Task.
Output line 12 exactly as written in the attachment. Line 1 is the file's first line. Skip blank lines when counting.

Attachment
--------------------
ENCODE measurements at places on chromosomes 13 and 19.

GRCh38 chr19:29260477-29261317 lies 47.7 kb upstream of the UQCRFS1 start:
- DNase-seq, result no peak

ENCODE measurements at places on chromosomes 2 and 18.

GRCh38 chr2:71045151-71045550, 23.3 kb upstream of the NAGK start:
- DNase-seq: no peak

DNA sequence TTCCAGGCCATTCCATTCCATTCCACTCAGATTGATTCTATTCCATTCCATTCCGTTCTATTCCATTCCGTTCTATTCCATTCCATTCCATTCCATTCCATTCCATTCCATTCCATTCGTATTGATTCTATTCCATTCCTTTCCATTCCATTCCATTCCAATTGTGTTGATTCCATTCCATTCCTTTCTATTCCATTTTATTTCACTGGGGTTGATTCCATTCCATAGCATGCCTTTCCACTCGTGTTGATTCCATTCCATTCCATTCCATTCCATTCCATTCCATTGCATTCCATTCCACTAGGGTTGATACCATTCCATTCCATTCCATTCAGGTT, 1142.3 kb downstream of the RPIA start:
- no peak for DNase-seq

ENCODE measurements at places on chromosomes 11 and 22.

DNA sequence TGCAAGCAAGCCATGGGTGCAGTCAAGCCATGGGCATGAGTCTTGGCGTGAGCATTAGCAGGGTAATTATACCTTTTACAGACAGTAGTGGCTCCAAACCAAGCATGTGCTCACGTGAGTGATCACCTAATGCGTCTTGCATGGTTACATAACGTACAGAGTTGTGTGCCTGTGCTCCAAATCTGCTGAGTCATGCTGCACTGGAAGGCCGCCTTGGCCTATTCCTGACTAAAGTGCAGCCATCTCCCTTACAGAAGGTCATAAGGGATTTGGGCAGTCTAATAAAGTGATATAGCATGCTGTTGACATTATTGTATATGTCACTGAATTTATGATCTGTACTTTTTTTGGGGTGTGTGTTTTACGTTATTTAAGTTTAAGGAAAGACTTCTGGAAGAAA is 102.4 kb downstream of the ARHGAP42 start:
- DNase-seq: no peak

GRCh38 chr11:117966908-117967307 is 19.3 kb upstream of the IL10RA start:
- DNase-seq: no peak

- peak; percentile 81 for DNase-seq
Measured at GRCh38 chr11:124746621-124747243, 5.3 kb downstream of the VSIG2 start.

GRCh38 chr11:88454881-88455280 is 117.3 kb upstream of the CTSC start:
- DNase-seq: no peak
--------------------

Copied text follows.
GRCh38 chr11:117966908-117967307 is 19.3 kb upstream of the IL10RA start: